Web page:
The idea began after I had spoken to Mexican owners of Huaracheria stores. They complained of traveling to buy Huaraches in important production towns like Sahuayo, and yet struggling to find many workshops and different Huarache styles. Because although there are over 200 Huarache workshops in Sahuayo, ask a taxi driver and they’ll only take you to visit their relative Huarachero.
Also given that Huaracheros prefer telephones to computers, Huarache Blog hopes to soon introduce the bi-lingual Huarache Directory. A website that showcases the work of Huaracheros and provides their telephone numbers for national and international orders.
Because just adding a few photos and contact details to the internet takes only a few minutes, costs nothing if you know how to and can make a huge difference.
Stay tuned for the Huarache Directory coming soon.
Unlike most mainstream footwear, Mexican Huarache footwear leather is still vegetable tanned using tree bark. Fewer tanneries in the world still offer vegetable tanned leathers because of the slower tanning process and higher costs of the natural raw materials used.
The natural benefits of vegetable tanned leather are:
1. The organic tanning process is non toxic and has a much lesser impact on the environment and the health of the tanners (chrome tannery workers have a 20%-50% higher chance of cancer risk).
2. The leather maintains some of its natural qualities to stretch and adapt to your foot shape.
A few months ago in a post titled “Taller De Curtiduria González – Vegetable Tanning the Best Huarache Leathers” I introduced Jesús and Antonio González the father and son tanners in Colima, Mexico who still practice this traditional and centuries old tanning method.
The González tannery offers a variety of hides from goat to pig and they also tan single hides for individual customers. But their mostly tanned leather is bovine which is the leather used to make Huaraches.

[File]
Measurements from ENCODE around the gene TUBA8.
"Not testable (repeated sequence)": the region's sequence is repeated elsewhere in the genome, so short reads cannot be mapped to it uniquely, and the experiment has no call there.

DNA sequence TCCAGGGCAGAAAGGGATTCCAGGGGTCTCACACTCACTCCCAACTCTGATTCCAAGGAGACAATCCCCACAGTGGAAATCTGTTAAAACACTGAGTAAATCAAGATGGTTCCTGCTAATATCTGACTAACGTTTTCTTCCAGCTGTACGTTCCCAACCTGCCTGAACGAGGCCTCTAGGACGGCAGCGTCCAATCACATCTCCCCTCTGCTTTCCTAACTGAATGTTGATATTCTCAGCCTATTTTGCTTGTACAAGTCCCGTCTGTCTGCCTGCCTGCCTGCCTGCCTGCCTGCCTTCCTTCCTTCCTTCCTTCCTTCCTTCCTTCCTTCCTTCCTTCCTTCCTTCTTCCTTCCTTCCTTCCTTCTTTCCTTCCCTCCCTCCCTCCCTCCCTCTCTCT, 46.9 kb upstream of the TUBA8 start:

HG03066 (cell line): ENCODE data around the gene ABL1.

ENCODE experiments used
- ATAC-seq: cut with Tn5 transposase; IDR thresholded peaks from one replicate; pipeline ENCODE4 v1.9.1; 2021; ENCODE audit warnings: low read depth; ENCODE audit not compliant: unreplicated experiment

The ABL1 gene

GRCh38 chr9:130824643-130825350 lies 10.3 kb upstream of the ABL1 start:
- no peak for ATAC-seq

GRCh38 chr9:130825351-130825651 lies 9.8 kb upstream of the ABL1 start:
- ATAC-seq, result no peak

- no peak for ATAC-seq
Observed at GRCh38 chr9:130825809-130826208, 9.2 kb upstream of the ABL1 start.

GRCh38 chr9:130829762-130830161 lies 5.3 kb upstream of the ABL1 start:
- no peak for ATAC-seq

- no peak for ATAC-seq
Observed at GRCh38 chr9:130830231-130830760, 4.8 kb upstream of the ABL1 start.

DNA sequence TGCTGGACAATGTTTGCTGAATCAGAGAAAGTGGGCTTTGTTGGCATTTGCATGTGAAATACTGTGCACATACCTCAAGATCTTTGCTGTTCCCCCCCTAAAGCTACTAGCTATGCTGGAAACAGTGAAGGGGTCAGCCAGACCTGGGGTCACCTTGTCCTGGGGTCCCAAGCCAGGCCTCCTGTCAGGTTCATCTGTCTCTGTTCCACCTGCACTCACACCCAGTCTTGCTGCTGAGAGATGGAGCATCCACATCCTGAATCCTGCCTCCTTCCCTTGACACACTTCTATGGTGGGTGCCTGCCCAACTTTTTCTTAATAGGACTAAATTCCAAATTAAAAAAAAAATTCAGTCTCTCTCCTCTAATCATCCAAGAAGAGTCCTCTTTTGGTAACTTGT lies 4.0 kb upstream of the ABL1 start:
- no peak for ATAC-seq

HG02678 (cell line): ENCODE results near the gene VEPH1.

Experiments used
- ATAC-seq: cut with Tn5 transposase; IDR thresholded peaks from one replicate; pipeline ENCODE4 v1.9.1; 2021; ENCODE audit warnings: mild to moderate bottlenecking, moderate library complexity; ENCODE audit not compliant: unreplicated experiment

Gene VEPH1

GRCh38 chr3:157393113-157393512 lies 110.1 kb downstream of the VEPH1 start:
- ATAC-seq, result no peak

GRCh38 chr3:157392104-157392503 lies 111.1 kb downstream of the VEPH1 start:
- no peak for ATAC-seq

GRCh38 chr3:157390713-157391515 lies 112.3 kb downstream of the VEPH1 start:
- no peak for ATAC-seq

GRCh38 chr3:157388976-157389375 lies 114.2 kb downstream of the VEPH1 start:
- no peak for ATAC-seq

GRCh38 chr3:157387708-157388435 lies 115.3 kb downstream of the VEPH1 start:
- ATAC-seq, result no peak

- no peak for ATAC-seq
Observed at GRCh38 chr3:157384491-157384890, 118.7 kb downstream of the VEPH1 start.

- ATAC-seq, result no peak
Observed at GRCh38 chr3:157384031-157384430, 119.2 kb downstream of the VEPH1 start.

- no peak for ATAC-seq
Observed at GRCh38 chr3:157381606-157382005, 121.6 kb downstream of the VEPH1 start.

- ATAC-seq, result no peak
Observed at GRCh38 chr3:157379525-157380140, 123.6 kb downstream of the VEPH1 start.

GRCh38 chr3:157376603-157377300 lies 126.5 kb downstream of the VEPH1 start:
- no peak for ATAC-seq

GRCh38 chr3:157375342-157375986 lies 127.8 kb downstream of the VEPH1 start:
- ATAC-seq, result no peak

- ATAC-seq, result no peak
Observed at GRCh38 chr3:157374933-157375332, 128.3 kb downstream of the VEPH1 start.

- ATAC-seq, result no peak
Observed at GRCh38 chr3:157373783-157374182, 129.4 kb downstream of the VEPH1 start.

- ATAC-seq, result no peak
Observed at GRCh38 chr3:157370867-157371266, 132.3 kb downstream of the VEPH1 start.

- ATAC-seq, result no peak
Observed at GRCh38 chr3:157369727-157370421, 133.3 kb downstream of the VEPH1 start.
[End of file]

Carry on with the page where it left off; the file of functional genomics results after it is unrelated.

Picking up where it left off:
Their most popular item is bull leather which is tanned with the pod of local “Cascalote” vine. Bull leather is traditionally used to make Huarache soles, while Cow leather is used to make the Huarache uppers.
As many tanners are very guarded about revealing their process, I consider myself very lucky to have been so generously guided through their entire vegetable tanning process and gained greater awareness as to how Huarache leather is made.
What follows is the traditional vegetable leather tanning process used by the Gonzálezes. I have been hesitant to show it in its real, but gory detail for fear of damaging the appeal of Huaraches. But I believe that this quasi-handcrafted process and its product are noble. As one of the most environmentally friendly tanning methods there is, it should be promoted to hopefully increase demand.
WARNING: Tanning is the treatment of raw hide so that it remains stable and does not decompose. The photos in this post show the stark reality of the tanning environment that is necessary to provide the leather we use. Please be aware that the graphic nature of some images may be disturbing to some readers.
Please click below to continue reading.
Probably the most well known Huarachero in Mexico, with a client list of many famous “Tapatios” (Guadalajarans); Nicolás Lizares crafts Huaraches from his richly decorated ‘Taller’ in the historical mountain resort town of Tapalpa, Jalisco.
Like all fine Huaracheros you cannot find Sr. Lizares’s Huaraches in stores. He only makes Huaraches to order and during my brief visit he had some “Recargado” and “Petatillo” Brick Weave Huaraches awaiting pick-up.
If ever you’re near Guadalajara, be sure to visit the beautiful cobble stoned mountain town of Tapalpa and the workshop of Huarachero Nicolás Lizares.